Objectives: To evaluate maternal left ventricular (LV) systolic and diastolic function during normal pregnancy by non-invasive measures of LV contractility incorporating loading conditions.
Methods: Sixty-five women were examined using echocardiography, including tissue Doppler and two-dimensional speckle tracking, and subclavian artery pulse trace recordings at gestational weeks 14-16, 22-24 and 36, and at 6 months postpartum.
Results: The mean ± SD age of the women was 32.0 ± 4.6 years. Cardiac output and LV end-diastolic volume were on average 20% and 23% higher, respectively, during pregnancy, compared to that at 6 months postpartum (both, P < 0.01). LV ejection fraction, global peak systolic strain and rate-corrected LV velocity of circumferential fiber shortening (Vcfc) were 11%, 6% and 6% lower, respectively, at 36 weeks' gestation compared to at 6 months postpartum (all, P < 0.01). Afterload, measured as LV end-systolic wall stress (ESWS) increased by 10% between 14-16 and 36 weeks' gestation (P < 0.01). Analysis of the relationship between Vcfc and ESWS revealed that LV contractility was lower during pregnancy than at 6 months postpartum. Changes in diastolic function were demonstrated by 11% lower mitral early diastolic (E) wave velocity, 8% lower tissue Doppler early diastolic velocity (e') and 13% higher left atrial area (all P < 0.01) during pregnancy. Tissue Doppler E/e' remained unaltered (P = 0.78).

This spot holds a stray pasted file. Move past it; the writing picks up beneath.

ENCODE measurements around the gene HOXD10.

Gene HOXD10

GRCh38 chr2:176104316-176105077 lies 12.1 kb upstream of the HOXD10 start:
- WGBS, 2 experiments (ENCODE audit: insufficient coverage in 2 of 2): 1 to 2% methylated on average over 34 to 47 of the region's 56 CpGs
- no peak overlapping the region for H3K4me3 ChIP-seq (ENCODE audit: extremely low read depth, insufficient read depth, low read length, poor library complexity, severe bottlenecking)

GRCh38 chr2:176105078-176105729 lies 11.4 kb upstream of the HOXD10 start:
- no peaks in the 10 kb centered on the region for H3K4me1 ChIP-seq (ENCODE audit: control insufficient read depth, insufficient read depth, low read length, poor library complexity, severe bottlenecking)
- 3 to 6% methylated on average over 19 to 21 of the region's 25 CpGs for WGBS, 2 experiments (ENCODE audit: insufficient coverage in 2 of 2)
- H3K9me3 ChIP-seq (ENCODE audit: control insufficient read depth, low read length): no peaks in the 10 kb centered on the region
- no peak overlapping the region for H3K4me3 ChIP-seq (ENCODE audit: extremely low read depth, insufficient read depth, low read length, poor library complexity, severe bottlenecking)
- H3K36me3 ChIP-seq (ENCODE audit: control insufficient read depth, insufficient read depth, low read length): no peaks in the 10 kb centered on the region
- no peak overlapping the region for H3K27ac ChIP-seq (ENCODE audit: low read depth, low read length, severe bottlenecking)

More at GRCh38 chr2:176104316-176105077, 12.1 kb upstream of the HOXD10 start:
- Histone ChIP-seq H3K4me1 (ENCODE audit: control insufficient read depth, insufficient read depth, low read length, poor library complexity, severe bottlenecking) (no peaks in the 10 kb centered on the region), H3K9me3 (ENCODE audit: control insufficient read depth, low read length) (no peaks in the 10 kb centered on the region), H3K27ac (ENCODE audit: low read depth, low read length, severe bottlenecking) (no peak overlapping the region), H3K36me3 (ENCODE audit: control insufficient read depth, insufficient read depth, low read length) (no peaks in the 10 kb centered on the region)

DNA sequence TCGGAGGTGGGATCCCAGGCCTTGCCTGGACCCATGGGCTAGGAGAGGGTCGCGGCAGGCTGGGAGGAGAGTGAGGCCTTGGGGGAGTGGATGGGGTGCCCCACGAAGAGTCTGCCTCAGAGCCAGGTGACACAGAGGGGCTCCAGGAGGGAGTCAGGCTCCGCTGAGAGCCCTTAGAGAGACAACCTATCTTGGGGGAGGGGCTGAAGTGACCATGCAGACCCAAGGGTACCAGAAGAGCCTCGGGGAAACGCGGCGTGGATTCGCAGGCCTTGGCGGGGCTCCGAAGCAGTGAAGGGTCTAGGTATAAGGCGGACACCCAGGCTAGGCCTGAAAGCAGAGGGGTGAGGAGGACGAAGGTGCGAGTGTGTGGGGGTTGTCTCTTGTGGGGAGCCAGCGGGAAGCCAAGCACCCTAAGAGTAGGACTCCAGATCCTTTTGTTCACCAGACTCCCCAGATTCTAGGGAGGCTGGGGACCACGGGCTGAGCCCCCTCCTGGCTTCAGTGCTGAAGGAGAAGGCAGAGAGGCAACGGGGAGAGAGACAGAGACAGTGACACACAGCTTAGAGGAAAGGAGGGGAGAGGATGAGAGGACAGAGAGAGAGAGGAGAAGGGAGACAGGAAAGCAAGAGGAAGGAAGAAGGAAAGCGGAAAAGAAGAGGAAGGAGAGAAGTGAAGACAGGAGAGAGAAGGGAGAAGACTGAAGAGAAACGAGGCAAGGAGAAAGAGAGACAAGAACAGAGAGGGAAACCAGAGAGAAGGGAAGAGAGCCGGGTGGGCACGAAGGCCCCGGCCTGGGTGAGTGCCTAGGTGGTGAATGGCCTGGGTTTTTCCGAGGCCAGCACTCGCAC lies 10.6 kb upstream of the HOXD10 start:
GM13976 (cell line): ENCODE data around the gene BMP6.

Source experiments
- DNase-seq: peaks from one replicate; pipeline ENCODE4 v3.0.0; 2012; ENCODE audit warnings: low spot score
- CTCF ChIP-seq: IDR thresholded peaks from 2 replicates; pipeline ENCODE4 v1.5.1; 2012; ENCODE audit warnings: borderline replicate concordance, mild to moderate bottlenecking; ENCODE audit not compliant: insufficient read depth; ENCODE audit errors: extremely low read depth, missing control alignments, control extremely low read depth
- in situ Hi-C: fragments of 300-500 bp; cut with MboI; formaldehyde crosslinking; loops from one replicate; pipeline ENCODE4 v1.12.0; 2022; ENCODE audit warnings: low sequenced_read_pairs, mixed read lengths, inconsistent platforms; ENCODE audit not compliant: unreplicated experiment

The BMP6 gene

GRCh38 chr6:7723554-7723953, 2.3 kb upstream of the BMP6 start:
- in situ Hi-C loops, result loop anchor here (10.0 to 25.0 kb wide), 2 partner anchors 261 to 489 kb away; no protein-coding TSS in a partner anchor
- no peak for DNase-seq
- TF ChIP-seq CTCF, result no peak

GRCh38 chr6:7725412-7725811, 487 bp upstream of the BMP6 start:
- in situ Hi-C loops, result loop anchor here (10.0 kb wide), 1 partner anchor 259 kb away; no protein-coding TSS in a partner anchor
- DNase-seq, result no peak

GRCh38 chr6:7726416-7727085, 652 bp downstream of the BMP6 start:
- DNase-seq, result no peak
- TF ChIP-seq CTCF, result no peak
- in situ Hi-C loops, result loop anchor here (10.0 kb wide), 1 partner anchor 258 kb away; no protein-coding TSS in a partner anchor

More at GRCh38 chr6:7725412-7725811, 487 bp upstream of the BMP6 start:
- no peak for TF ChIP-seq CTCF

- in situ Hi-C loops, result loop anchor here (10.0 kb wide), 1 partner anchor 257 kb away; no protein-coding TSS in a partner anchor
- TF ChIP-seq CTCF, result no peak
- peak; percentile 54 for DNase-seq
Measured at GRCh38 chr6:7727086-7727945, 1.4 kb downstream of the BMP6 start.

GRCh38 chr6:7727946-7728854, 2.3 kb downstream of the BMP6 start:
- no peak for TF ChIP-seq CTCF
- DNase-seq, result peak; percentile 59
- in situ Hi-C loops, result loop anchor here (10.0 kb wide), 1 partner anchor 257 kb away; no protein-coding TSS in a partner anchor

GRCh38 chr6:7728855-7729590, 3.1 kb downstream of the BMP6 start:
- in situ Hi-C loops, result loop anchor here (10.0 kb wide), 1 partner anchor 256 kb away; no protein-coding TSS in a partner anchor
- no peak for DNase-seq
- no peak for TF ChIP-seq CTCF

Conclusions: During normal pregnancy, LV contractility is lower than it is at 6 months postpartum. This is associated with increased LV and left atrial area, whereas filling pressures are unchanged. These findings suggest that pregnancy exerts a larger load on the cardiovascular system than previously assumed.
Copyright © 2012 ISUOG. Published by John Wiley & Sons Ltd.